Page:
The dashing young man with the sexy sunglasses eyeing up Barbie is his eldest son who works at the Sheraton Hotel in Addis. Not really my kind of place but I might go in and say hello if I walk past on my daily evening wanders through the city.
Not only was I in awe of this man (and made everyone laugh by constantly repeating 'this is A-MA-ZING' during the visit) but on a more serious note, I felt really proud of being a member of the innocent oundation. There are 225 other Gonfars in the region who have all directly benefited from our grant and are selling more and more apples each year. I felt nearly as proud as Gonfar in the photo. Just missing the medal.
Now, back to the honey.
It's been a while since my last posts but internet access has been limited to say the least. I spent a few days with my 2 friends from IDE in the Dongar region. The trip included visiting 3 more cooperatives, interviewing lots new beekeepers
chatting to more supermarket staff about honey
and trying ever-more stylish bee suits.
The time has now come for me to enjoy my first weekend in Ethiopia so let me try and convey a bit of what people like doing when they're not at work: namely eat and drink.
When it comes to food, things are pretty different in Ethiopia. Below is our 'breakfast treat' at 7am this morning. If we are used to the 'cooked' variety in the UK, here the breakfast are served 'raw'. Yes, that's it - meat straight off the cow. How I missed my bacon and eggs / muesli and yogurt - and the weekend supplements whilst I'm at it.
Meals are always served on injera - which looks like a soft pancake (but unfortunately doesn't taste anything like a pancake). You eat it with whatever meats, sauces or vegetables are on offer - a bit like a massive soft pizza with 'all you can eat' toppoings. Who said we needed knives and forks?
You can never be told off for 'not finishing your plate' as it's
one dish for all, however in this occasion it was clear who hadn't
As for drinks, I've tried the delicious honey-wine (tej) as well as local beer but what was my surprise to get served a green smoothie when I asked for a mixed juice. Unfortuantely, it didn't taste anything like our kiwis, apples & limes but rather an avocado soup. So the next day, I went back to good old OJ - you can't beat the classics.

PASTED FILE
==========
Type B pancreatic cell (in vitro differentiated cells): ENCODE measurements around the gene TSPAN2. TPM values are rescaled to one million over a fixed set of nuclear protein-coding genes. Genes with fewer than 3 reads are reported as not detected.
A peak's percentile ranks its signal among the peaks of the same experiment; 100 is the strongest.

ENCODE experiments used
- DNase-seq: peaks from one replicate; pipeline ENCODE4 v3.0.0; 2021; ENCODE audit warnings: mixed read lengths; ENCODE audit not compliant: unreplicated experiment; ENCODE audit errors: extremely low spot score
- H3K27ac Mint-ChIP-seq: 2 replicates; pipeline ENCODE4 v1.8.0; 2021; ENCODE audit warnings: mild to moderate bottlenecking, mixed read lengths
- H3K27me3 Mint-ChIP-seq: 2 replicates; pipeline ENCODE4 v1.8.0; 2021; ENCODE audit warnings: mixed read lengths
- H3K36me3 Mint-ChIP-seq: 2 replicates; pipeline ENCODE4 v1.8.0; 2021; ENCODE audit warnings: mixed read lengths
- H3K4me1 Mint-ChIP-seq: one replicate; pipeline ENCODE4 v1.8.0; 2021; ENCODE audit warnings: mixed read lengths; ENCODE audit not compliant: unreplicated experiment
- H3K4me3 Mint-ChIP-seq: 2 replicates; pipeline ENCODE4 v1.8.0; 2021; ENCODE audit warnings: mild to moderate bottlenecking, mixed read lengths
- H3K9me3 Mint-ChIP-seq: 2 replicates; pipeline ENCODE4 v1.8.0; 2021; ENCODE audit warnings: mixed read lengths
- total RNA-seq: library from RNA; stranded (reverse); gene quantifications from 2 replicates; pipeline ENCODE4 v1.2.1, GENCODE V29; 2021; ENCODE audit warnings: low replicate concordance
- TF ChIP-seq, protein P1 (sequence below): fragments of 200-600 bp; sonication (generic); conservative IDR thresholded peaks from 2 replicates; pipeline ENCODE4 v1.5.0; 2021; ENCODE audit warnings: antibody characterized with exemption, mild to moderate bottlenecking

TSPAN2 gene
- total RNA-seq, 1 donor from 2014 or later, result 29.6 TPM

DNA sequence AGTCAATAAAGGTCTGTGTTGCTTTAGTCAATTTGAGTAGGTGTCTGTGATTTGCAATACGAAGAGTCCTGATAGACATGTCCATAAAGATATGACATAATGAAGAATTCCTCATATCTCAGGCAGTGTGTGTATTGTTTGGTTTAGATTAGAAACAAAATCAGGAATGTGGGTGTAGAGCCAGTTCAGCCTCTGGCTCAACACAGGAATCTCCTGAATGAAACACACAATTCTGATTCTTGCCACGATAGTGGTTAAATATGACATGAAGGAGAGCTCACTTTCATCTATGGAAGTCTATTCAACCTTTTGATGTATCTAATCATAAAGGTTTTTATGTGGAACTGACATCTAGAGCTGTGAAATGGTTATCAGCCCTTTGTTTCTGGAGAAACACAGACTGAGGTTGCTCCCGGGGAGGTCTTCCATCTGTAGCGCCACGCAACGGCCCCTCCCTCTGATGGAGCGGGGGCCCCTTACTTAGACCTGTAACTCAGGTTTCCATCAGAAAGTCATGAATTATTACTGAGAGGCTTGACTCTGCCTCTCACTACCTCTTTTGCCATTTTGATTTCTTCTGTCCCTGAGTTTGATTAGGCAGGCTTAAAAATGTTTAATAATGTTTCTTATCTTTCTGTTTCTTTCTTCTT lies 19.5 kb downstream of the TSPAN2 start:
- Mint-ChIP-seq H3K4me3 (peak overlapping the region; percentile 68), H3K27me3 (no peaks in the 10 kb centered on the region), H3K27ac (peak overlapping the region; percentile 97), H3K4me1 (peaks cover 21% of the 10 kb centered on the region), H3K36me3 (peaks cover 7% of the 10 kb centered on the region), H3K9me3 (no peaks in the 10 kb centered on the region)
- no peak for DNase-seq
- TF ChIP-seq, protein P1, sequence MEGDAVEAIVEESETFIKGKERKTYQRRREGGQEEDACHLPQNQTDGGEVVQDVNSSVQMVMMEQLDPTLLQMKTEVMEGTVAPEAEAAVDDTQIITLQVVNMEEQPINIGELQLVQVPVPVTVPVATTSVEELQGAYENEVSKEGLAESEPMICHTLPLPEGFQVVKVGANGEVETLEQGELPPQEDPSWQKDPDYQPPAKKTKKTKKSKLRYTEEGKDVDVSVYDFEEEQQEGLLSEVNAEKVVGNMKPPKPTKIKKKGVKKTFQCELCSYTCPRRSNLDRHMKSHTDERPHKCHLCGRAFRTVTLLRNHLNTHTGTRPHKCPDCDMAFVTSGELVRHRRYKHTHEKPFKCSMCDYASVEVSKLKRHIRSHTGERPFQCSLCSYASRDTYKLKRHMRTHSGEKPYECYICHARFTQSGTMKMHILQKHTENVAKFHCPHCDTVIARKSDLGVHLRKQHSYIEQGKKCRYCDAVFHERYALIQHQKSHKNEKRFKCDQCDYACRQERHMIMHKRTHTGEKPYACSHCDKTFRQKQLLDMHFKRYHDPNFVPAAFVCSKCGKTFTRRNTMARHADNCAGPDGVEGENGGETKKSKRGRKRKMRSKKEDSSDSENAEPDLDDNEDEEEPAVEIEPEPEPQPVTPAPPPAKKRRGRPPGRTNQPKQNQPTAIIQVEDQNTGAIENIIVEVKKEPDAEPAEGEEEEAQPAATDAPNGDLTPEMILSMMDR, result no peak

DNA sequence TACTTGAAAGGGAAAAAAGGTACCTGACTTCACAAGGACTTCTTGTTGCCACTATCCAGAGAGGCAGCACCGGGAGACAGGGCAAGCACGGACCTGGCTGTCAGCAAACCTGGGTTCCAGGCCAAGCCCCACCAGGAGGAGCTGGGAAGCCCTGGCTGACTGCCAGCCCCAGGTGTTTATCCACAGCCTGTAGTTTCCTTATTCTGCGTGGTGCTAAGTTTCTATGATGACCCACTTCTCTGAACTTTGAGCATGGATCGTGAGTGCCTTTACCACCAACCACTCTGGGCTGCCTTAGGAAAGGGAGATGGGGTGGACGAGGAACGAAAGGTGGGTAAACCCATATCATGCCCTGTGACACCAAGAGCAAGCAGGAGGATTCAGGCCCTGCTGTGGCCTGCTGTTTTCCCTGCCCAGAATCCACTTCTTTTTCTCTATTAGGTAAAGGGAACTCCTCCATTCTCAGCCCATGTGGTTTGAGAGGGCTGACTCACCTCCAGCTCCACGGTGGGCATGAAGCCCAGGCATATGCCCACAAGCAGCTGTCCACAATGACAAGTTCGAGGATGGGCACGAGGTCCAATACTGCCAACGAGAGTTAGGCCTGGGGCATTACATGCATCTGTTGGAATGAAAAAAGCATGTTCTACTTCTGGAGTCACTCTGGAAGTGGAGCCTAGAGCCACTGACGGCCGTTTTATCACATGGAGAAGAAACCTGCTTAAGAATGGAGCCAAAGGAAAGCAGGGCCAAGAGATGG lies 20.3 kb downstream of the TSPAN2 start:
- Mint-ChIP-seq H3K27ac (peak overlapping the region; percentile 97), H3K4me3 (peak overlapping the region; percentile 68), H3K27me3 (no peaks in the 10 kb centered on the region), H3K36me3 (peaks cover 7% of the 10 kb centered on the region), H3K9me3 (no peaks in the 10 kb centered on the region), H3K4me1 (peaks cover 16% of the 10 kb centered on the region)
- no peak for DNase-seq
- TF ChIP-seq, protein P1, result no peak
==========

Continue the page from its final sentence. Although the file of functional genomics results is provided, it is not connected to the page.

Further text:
Emilie's having a bit of internet trouble so here's her latest update from Ethiopia:
It's been an epic 2 days since I last wrote.
Yesterday I met the local team yesterday and had a good old taste test to break the ice
We then spent the rest of the day visiting supermarkets, chatting to honey buyers and sellers to find about a bit more about honey consumption and people's favourite brands.
We finished up at the Beekeeper's Union (note the 'honey styled' architecture')
Today, we visited a co-operative of beekeepers in Dangla (which is about 2 hours South) where I met and interviewed some of the co-op executive committee.
They were really passionate and very enthusiastic in the way they spoke about their hives, honey prices and IDE's training workshops. But when it came to taking pictures, this was my best attempt to get them to smile.
October is an exciting time for the co-op as it's the beginning of the harvest season when the members can all start processing and selling the beekeepers' honey again.
They've been out of stock since July which means the co-operative shopkeepers sole role for the last months has been turning customers down. I think I'd have gone crazy in that time but here she is with the first honey of the season
My favourite bit of the day was meeting the co-op's 'star' beekeeper, Walker. I got to put on a bee suit and see his hives. One bee managed to get in and attempted to kiss me on the cheek, but apart from a few shrieks (much to the entertainment of the co-operative), neither the bee or me were harmed.
We finished the day in the honey section of the wholesale market - a succession of slightly tired tents selling honey and butter.
The outside appearance should have given me a hint as to what I would find inside but it was really honey in it's very crudest form i.e. big plastic drums filled with honey and dead bees floating inside.
Now I can really see where IDE's co-operatives are making a difference and adding value to the keepers' honey, enabling them to sell it at a higher price.
After all, I think people would be prepared to pay more to avoid having to fish out dead bees before spreading honey on their toast.